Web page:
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A Medieval village is found in Rioja Alavesa
23 December 2014 @ 23:52

         I should not like to finish this year without sharing with you a curious news, that I found some months ago:  A Medieval village is found in the Rioja of Álava, North east of Spain.

      The chapel of Santa Lucia, located in Labastida (Rioja of Alava) hosts an archaeological site, that  has been discovered by a research group, at the University of the Basque Country (UPV) and it is the last testimony preserved of an important documented medieval settlement, from the eleventh century.

Domestic and production structures next to the Chapel of Santa Lucia

       The first time, that was  mentioned this village, situated on the banks of the Ebro, was in a document, from 1075, in which the king of Navarre, Sancho IV, donated the village and the  church to the monastery of San Millan, as reported by the UPV .

      However, the excavation has shown that the site was occupied previously. The oldest identified witness belongs to an anthropomorphic tomb, excavated in the rock, datable between the ninth and tenth centuries, that is unfinished and could be a part of a larger cemetery, according to the researchers think.

Tomb found by researchers from Heritage and Cultural Landscapes of the UPV

      Already, in the twelfth century, the church of Santa María de Torrentejo was built, still preserved, which is mentioned, at the end of this century, as a monastery. However, in the place, there was an earlier temple, which was linked the cemetery, in which reposed Torrentejo neighbors, in the eleventh century.

      Then, the village was subjected to a rigid feudal control, both by the Navarre king as by numerous gentlemen, who owned properties, in the place or in the monastery of San Millan de la Cogolla.

      Torrentejo was probably abandoned, in the late Middle Ages, like other villages, in the Rioja of Alava. Although, it seems, in this case, the depopulation was quite early, in the thirteenth century.

      It was then, when the main towns, organized around castles in the Rioja of Álava, as in the case of Labastida and Laguardia, they manage a group, within its walls, the population of rural areas.

      Unlike many other villages of Rioja, Torrentejo had an intense life in Renaissance and modern times.

      The excavation has shown the existence of a large number of domestic and productive structures character, appended to the chapel, which shows that the site was occupied intensively during the seventeenth and eighteenth centuries.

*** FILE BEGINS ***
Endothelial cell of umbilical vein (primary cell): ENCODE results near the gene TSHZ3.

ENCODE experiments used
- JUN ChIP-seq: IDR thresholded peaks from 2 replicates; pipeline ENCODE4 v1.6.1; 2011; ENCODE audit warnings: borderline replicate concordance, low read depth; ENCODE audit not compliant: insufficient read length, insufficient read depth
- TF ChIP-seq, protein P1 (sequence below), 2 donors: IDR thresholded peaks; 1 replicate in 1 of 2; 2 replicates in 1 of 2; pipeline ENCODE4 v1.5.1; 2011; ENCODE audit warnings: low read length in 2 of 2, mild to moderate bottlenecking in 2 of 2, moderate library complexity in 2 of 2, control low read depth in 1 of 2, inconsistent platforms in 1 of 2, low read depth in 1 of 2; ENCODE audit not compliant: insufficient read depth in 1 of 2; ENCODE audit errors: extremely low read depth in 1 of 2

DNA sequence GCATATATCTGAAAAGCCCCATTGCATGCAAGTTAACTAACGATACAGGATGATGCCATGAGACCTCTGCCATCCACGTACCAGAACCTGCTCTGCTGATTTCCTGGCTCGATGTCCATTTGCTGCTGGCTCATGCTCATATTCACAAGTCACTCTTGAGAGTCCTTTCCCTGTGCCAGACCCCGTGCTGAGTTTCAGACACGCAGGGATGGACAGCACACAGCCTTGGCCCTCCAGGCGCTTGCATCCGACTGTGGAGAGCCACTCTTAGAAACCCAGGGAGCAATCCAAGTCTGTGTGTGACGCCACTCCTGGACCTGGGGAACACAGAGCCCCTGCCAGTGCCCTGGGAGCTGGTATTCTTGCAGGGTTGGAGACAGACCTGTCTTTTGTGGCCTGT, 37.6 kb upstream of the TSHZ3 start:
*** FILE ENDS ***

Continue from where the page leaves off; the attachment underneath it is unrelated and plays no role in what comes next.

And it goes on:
Have been found numerous coins, ceramics, food scraps and a trivet, object indicating that, in the place, was manufactured ceramic and it reveals unknown craft activity, in the territory so far.

      From the eighteenth century, were conducted several rehabilitation and restoration of the temple. Perhaps one of the most significant took place in 1780-1781.

      It is from this point, that the old chapel of St. Mary or Our Lady of Torrentejo begins renamed St. Lucia, a name that has remained until today.

      Another major renovation took place in 1866, at the hands of Saturnino Lopez. More recently, the building has been modified, in 1981-1982, and in 2010.

      The excavation has also investigated in the vicinity of the shrine and, in the adjacent slopes to the building, were found a series of terraced agricultural use of great antiquity, that analyze some major changes, in the cultural landscape of this area.

      In five of them, have been able to observe the existence of several phases of construction, that will determine when the transition occurred from the cultivation of grain and other crops to the extension of monoculture of the vine.

      This intervention is very relevant in the context of the recent statement, as a Cultural Asset, by the Basque Government, of the Cultural Landscape Wine and Vineyard of Rioja of Alava, as it will allow, for the first time in this territory, chronicle the process of creating these landscapes cultural.

      Well, I hope that you have liked this news such as I do.

      Until my next post, kind regards,


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